Adults can't use computers either. We've just had one of the sci techies in with her laptop, who wanted to print a PDF off (an eticket for her holidays). She doesn't have a printer at home and had no idea as to how to either pull it off with a memory stick or email to her college account or (perhaps) access her private emails using a web portal. To use the car analogy, "I've put something in the boot and I don't know how to get it out".
All I can say about this subject is "Ubiquitous computing"
I can't see much to complain about in the article. Most people don't know much about computers and since many rely on them, that is a shame.
Seriously... Everyone should watch PBS Idea channel.
When the settings are being pushed more and more into the dark depths of the OS, that's on Microsoft/Apple/[Linux flavour specific devs]. IIRC, Windows 7 was advertised as an OS that just got on with it. [A lot of auto/default configs.]
However, there's also the issue of people not wanting to experiment.
I [literally] just had the following conversation:
Art Teacher: I have to cover %other_teacher% and teach science... :(
Me: Why not combine Science and Art?
AT: I'm going to. I do that with all the subjects. [+1 from me. This is a good thing!]
Me: Even I.T?
AT: No... I'm "not good with computers".
Me: I could show you some interesting things you could use in class...
AT: No... I'm "not good with computers".
Me: We have graphics tablets... you could use it to draw [whatever] in real-time on the board. Even get one of the kids to draw something.
AT: No... I'm "not good with computers".
His message comes across in a badly condescending way and could do with a rewrite to say the least, and his personal anecdotes related to his own failings are all silly. "I fix the computers in my house and never bothered to tell the kids how, look at how awful society is today!"
That being ignored, I've noticed this a lot. Parents and teachers are all too quick to say "Oh, my kids are great on their iPads and phones. They tap and click away faster than I ever could." So what? What are they learning by doing that? I've seen kids who tap at monitors expecting the button to press and not in the slightest way knowing how to use a mouse or keyboard. I've seen a year 1 teacher who has all of her kids use a keyboard correctly to type their usernames and passwords and a year 3 teacher whose kids didn't know how to save an image.
He definitely has a point when he says that things are too locked down, even if it is blunt and incorrect in areas regarding android and others. But I don't think it's easy to point the blame at the locked down systems themselves and their manufacturers. It's not their fault that consumers have no interest in learning the skills. I'd say teh fault mostly lies with the people pushing for kids to exclusively use these. Just another reason why I'm objecting to the Head wanting to get rid of the ICT Room and replace it with iPads because "nobody uses it". Because they don't know how!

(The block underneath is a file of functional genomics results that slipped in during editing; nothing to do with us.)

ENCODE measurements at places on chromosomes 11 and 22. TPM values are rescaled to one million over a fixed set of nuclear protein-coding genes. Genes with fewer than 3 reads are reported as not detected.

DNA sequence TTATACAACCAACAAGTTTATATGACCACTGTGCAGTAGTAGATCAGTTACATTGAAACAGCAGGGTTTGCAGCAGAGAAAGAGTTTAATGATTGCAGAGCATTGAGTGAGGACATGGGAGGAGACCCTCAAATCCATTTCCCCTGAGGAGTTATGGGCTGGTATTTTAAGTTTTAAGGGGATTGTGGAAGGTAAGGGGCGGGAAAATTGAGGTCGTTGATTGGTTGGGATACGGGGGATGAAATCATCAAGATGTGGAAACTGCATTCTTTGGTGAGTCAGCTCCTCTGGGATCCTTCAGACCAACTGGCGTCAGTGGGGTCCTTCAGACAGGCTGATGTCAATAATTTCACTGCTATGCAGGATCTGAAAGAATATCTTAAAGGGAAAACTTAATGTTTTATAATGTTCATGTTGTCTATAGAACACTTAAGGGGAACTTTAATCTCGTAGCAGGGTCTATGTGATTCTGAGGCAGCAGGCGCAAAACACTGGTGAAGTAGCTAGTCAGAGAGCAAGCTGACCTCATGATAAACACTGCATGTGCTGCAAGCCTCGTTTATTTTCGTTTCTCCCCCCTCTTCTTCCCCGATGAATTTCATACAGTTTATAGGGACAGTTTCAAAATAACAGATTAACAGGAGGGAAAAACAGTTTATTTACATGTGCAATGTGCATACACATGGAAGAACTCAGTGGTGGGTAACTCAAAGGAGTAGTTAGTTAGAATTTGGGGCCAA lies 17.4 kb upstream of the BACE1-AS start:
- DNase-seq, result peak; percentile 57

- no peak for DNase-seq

As much as I had a good chuckle at the 'Can't use computers' section, which I can't help but agree with, this guy is a condescending douchecanoe that needs to lighten up a little.
I know how PC's work, because I'm interested in them. Always have been. You know what I'm not interested in? Dancing. If the GCSE Performing Arts lesson call down with an issue with the laptop, projector, etc, I can head down there and fix it with no issue. Could I tell you about their routine? Could I explain why the certain warmup stretches they were doing are important? Would I be able to replicate what they're doing? Not a chance. Not one. Okay, dancing isn't applicable to most people in their everyday life, so the example isn't perfect (I could use cars, but I know when I eventually get one I'll tinker and explore because it will be an important machine to me) but the point being people know more about what they're interested in. A dancer would be willing to try a move that I might look at and think "Err, that looks a bit dangerous (for your body), is that safe?". I would quite happily open a computer and start to replace an OEM heat sink with a water cooler, then swap out the memory for good measure. A dancer would probably watch what I'm doing and think "Err, that looks a bit dangerous (for the machine - or maybe me), is that safe?"